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Appeals court says law blocking licensed firearm dealers from selling handguns to 18- to 20-year-olds is unconstitutional
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Appeals court says law blocking licensed firearm dealers from selling handguns to 18- to 20-year-olds is unconstitutional

A federal appeals court in Richmond, Virginia, on Tuesday ruled that a decades-old law preventing licensed firearm dealers from selling handguns to anyone below the age of 21 years old is unconstitutional.

The 4th U.S. Circuit Court of Appeals' 2-1 ruling from a three-judge panel overturned a lower court's decision upholding the law, according to the Associated Press.

The outlet — which noted that the 5th Circuit in the past has ruled in a contrary manner regarding the same topic — said that it is not evident if the decision will have an immediate effect. The AP noted that the Bureau of Alcohol, Tobacco and Firearms could pursue an appeal before the full 4th Circuit panel.

The Wall Street Journal reported in 2012 that 5th Circuit Court of Appeals upheld the law.

"Despite the weighty interest in reducing crime and violence, we refuse to relegate either the Second Amendment or 18- to 20-year-olds to a second-class status," Judge Julius Richardson wrote in the 4th Circuit opinion.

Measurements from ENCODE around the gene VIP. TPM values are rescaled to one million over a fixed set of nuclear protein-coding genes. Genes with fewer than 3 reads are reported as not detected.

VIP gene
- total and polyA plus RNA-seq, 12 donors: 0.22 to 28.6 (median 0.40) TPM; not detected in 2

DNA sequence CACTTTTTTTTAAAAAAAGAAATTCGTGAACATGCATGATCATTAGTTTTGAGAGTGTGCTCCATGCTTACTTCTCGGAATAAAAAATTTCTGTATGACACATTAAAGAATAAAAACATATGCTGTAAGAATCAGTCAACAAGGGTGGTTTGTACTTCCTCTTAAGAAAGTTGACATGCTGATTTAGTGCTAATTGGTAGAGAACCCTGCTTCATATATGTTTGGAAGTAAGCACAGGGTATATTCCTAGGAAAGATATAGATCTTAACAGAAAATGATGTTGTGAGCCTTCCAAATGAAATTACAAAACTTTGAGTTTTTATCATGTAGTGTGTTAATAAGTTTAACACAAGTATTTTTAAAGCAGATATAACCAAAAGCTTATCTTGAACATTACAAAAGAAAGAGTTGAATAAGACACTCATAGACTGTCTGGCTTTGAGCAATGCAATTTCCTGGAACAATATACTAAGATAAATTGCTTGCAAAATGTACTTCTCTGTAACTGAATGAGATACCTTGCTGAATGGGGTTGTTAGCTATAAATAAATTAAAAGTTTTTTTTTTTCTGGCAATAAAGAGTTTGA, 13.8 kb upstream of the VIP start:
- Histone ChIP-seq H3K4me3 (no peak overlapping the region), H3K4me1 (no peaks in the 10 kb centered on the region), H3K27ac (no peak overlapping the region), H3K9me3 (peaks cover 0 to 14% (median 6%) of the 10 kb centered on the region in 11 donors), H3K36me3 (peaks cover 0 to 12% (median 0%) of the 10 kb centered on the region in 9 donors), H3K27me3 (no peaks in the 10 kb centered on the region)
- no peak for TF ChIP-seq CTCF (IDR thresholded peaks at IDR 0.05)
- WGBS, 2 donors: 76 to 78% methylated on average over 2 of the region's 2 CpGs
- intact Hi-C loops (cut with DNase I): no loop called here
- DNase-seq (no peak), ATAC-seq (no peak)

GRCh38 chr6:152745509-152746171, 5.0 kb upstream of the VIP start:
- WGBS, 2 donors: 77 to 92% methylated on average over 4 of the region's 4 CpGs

Richardson, who was appointed by Republican President Donald Trump, was joined in the opinion by Judge G. Stephen Agee, who was appointed by GOP President George W. Bush, according to Roll Call.

The ruling pertains to a law that has been on the books for over 50 years that blocks licensed dealers from selling any firearms other than rifles and shotguns to people ages 18- to 20-years-old. While all firearm sales to those under 18 are deemed unlawful, sales of rifles and shotguns to those 18 and up are not prohibited.

The majority opinion stated, "The irony does not escape us that, under the government's reasoning, the same 18- to 20-year-old men and women we depend on to protect us in the armed forces and who have since our Founding been trusted with the most sophisticated weaponry should nonetheless be prevented from purchasing a handgun from a federally licensed dealer for their own protection at home. We refuse to accept this conclusion. These men and women who, historically, have served either voluntarily or by conscription may not be read out of 'the people' in the Second Amendment."

Obama-appointed Judge James Wynn Jr. dissented, writing that "the majority's decision to grant the gun lobby a victory in a fight it lost on Capitol Hill more than fifty years ago is not compelled by law. Nor is it consistent with the proper role of the federal judiciary in our democratic system."

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